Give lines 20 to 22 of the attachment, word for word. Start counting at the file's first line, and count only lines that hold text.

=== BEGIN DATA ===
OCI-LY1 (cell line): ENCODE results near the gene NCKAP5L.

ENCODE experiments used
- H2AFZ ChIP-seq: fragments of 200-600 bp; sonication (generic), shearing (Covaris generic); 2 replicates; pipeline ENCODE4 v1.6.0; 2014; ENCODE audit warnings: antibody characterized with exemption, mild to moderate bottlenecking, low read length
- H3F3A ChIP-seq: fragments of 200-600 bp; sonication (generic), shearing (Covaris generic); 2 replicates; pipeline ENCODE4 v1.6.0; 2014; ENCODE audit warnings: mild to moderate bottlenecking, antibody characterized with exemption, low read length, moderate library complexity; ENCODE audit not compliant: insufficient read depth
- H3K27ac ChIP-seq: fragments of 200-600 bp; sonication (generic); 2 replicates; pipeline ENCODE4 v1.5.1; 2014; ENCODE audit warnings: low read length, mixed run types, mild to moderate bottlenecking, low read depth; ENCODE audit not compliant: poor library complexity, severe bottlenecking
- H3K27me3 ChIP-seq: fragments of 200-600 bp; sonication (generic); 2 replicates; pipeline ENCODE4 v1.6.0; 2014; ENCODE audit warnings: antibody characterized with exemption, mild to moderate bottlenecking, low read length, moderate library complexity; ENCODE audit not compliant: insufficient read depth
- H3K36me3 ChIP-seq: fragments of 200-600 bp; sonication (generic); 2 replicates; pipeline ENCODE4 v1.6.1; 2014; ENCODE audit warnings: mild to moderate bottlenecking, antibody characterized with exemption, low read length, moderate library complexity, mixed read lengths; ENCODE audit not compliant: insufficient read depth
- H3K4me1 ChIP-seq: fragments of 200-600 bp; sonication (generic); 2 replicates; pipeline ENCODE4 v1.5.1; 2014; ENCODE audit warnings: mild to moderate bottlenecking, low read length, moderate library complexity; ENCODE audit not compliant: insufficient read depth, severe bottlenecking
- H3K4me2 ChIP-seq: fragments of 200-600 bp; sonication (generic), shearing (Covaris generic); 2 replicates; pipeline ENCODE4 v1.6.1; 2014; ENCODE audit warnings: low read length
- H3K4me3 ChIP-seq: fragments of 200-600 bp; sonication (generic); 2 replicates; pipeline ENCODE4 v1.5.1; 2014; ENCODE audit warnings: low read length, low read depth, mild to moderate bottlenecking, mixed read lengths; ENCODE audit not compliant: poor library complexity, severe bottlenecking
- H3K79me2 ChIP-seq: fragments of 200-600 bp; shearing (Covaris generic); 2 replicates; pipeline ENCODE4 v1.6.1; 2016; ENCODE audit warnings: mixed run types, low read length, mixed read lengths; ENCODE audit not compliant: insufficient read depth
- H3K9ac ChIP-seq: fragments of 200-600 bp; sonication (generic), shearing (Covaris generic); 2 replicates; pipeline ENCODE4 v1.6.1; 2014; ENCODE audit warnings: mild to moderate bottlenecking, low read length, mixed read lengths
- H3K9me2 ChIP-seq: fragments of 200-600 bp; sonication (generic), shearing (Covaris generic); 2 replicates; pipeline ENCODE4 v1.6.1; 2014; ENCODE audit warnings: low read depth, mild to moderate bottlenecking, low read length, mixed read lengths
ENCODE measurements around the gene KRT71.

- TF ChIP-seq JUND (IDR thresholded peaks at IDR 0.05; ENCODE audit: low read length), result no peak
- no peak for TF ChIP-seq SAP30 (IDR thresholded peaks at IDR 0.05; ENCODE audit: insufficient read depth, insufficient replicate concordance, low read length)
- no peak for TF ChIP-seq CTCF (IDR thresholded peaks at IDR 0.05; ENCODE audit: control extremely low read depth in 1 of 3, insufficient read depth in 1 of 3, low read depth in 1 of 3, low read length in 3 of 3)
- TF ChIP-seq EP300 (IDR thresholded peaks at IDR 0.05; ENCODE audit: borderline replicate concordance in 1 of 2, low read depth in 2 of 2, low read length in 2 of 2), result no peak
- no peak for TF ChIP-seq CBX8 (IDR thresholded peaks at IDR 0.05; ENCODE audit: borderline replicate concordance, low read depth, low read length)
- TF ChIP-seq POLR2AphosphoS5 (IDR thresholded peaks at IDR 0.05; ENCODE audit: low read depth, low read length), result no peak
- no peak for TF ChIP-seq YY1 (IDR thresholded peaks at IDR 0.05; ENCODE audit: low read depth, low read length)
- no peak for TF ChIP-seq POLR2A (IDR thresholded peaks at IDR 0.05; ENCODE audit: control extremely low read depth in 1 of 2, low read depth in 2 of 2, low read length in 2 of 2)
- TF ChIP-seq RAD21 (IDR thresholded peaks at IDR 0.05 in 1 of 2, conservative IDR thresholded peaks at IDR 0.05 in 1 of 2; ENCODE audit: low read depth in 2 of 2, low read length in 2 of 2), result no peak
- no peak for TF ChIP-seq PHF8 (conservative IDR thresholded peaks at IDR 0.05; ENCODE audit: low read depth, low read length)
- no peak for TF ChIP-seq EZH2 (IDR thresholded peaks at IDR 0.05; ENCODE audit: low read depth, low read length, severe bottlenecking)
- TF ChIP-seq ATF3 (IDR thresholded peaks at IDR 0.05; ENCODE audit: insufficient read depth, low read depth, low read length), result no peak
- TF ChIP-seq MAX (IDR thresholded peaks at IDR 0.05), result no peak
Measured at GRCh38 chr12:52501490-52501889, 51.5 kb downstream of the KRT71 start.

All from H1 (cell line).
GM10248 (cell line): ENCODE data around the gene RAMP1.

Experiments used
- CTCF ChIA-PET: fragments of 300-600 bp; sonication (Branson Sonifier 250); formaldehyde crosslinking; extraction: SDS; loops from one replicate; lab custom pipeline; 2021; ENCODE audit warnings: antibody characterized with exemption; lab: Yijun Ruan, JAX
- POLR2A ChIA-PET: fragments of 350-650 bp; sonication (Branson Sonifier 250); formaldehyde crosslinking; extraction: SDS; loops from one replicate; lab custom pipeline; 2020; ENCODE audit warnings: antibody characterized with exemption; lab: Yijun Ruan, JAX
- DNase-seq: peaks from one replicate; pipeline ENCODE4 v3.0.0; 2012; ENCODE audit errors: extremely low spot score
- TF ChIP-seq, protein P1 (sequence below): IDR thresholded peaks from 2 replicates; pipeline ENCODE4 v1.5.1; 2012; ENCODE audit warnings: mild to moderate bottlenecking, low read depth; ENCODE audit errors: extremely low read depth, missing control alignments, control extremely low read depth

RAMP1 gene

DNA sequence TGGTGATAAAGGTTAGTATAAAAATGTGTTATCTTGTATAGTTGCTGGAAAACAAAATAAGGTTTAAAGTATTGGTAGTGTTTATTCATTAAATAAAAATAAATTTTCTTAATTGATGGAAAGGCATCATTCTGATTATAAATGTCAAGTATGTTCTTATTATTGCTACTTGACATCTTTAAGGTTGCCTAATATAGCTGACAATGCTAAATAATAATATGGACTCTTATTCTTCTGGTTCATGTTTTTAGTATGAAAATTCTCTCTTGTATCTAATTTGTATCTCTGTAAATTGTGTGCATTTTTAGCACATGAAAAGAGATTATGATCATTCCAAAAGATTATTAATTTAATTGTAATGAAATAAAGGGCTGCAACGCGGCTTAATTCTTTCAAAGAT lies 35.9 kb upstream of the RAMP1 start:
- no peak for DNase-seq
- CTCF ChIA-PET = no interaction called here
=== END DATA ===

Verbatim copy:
- TF ChIP-seq POLR2AphosphoS5 (IDR thresholded peaks at IDR 0.05; ENCODE audit: low read depth, low read length), result no peak
- no peak for TF ChIP-seq YY1 (IDR thresholded peaks at IDR 0.05; ENCODE audit: low read depth, low read length)
- no peak for TF ChIP-seq POLR2A (IDR thresholded peaks at IDR 0.05; ENCODE audit: control extremely low read depth in 1 of 2, low read depth in 2 of 2, low read length in 2 of 2)